Unfair dismissal, restraints of trade and compensation

This extract from a recent unfair dismissal decision of the Fair Work Commission contains some interesting observations about the tension between the common law obligation upon a former employee seeking to obtain a remedy for unfair dismissal to take reasonable measures to mitigate his or her loss of earnings post dismissal.

 

“Remedy

 

[26]    The only remedies that the Commission may award are reinstatement and compensation. The former is not sought and I do not believe it would be appropriate in this case. Mr Goddard seeks compensation. Section 392 requires the Commission to take into account certain matters when determining an amount of compensation. There is no indication that compensation would affect the viability of the employer’s enterprise (s 392(2)(a)). I note that Mr Goddard had some 21 months of service with the company (s 392(2)(b)). Section 392(2)(c) directs the Commission to take into account the remuneration that the person would have received or would have been likely to receive if the person had not been dismissed. This requires the Commission to consider what would have occurred if the person was not dismissed, and in particular how long the person would have remained employed. Mr Goddard submitted that, had he not been dismissed, his employment would have lasted for at least another year. I agree. I accept his evidence that he had no intention of leaving. Although his annual base salary was $65,000 a year, which is

$1250 a week, Mr Goddard said that he earned substantial commissions. A payslip from January 2024 showed that for the first six months of the 2023/24 financial year he had earned, inclusive of commissions, $53,652.46 (excluding superannuation). Over the 12 month period for which his employment would likely have continued had he not been dismissed Mr Goddard could have expected to earn $107,304.92; with superannuation, adjusted to account for the rise on 1 July 2024, this would be $119,366.63.

 

[27]    Section 392(2)(d) requires the Commission to consider the efforts of the person to mitigate the loss suffered as a result of the dismissal. Mr Goddard said that he had applied for hundreds of jobs on ‘Seek’, including sales jobs, in which he had a lot of experience. However, he said that he had not applied for jobs in the same sector as his previous work, because of the presence of a post-employment restraint provision in his contract of employment (clause 10.1). This stated that for a period of 12 months after the termination of his contract of employment, Mr Goddard was not to work as an employee or contractor or advisor or in any other capacity in any business which was ‘engaged in activities substantially similar or identical to the Company and provides services substantially similar or services offered by the Company.’ One wonders why such restraint of trade provisions are so commonly found in the contracts of ordinary workers and whether they really protect any legitimate business interest of the employer, or merely serve to fetter the ability of workers to ply their trade, and to reduce competition for labour and services. Ordinarily, one would expect a person to have applied for jobs in the sector of their expertise as a reasonable step in mitigating loss. However the presence of a non-compete provision in his contract explains Mr Goddard’s decision not to do so. Although the provision is most likely unenforceable on the basis that its scope is unreasonable, an ordinary worker cannot be expected to know this, and it is understandable that Mr Goddard would not want to risk embroiling himself in a legal controversy by acting contrary to an express provision in his contract. I therefore make no deduction in respect of Mr Goddard’s decision not to apply for jobs that might have involved a prima facie contravention of the restraint of trade provision in his contract of employment.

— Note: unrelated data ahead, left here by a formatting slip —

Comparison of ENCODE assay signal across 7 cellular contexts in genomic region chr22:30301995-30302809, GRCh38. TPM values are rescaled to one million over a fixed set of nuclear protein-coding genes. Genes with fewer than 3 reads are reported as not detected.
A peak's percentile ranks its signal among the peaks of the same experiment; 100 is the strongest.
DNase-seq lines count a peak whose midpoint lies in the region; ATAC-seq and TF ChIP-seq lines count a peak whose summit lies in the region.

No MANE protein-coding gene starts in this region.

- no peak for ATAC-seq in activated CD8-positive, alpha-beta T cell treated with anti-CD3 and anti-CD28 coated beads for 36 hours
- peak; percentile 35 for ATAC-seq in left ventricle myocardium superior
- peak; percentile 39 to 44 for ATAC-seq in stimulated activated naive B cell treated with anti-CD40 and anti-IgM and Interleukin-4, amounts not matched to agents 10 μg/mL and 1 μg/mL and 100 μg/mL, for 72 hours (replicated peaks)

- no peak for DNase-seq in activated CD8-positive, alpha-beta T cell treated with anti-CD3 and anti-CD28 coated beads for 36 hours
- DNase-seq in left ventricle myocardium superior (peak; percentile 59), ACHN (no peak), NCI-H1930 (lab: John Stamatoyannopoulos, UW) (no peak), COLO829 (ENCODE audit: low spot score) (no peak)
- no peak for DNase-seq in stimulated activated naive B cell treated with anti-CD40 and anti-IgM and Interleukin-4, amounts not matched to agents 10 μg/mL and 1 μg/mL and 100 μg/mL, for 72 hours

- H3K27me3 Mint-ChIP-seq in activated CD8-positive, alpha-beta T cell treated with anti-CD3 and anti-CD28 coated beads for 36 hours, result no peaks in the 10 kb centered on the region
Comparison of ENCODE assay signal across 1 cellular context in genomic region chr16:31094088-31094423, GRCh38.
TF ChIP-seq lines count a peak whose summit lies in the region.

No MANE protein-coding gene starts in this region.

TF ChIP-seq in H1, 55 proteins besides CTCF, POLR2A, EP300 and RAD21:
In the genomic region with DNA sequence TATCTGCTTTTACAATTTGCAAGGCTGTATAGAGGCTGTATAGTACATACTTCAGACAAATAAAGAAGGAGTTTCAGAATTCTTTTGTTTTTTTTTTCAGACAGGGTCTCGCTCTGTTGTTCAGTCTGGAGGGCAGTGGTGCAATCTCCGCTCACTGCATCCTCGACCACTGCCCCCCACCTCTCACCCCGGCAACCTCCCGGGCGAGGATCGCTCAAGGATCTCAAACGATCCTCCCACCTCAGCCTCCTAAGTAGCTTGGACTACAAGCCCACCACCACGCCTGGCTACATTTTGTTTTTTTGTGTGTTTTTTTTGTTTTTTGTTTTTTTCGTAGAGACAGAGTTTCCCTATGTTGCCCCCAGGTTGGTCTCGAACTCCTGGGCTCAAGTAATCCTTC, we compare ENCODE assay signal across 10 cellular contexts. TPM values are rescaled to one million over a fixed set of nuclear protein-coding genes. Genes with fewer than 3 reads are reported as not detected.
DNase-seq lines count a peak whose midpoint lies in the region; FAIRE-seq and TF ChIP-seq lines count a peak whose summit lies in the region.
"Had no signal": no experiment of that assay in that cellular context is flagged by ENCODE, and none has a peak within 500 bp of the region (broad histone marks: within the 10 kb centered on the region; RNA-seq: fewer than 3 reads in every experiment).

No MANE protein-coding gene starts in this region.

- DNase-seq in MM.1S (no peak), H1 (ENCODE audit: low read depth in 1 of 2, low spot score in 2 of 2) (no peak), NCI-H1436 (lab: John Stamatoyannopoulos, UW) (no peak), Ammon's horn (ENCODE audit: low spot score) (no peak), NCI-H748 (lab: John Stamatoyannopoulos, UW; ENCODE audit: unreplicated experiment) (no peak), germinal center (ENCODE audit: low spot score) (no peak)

[28]    Section 392(2)(e) requires the Commission to take into account any earnings of the person since their dismissal. Mr Goddard gave evidence that he had obtained two jobs since his dismissal, at lower rates of pay than his previous role, from which he had earned $10,464.85; with superannuation, this amounts to $11,615.98. He has recently found a new job on a salary of $60,000 per year ($1153.85 a week). I proceed on the basis that he will continue in this role for the foreseeable future and it is therefore appropriate to deduct the weekly wages he is currently earning over the remainder of the 12 month period for which he would have likely remained employed but for the dismissal (36 weeks). This produces a figure of $41,538.46, which with superannuation comes to $46,252.08. This gives a sub-total to be deducted, for actual earnings since dismissal and expected future earnings, of $57,868.06. The 12 month figure of $119,366.63 is reduced to $61,498.57.

 

[29]    A further deduction should be made for the misconduct constituted by Mr Goddard’s rudeness to the customer (see s 392(3)). I will deduct 25%, which gives a figure of $46,123.94. Further, I will adopt the approach in other decisions of applying a discount to reflect contingencies. The usual amount of 15% appears to me to be appropriate, which gives a figure of $39,205.34.

 

[30]    I will order that this amount, less taxation as required by law, be paid to Mr Goddard within 28 days of the date of this decision. An order is issued separately in PR773520.”

 

Goddard v Richtek Melbourne Pty Ltd (2024) FWC 979 delivered 16 April 2024 per Colman DP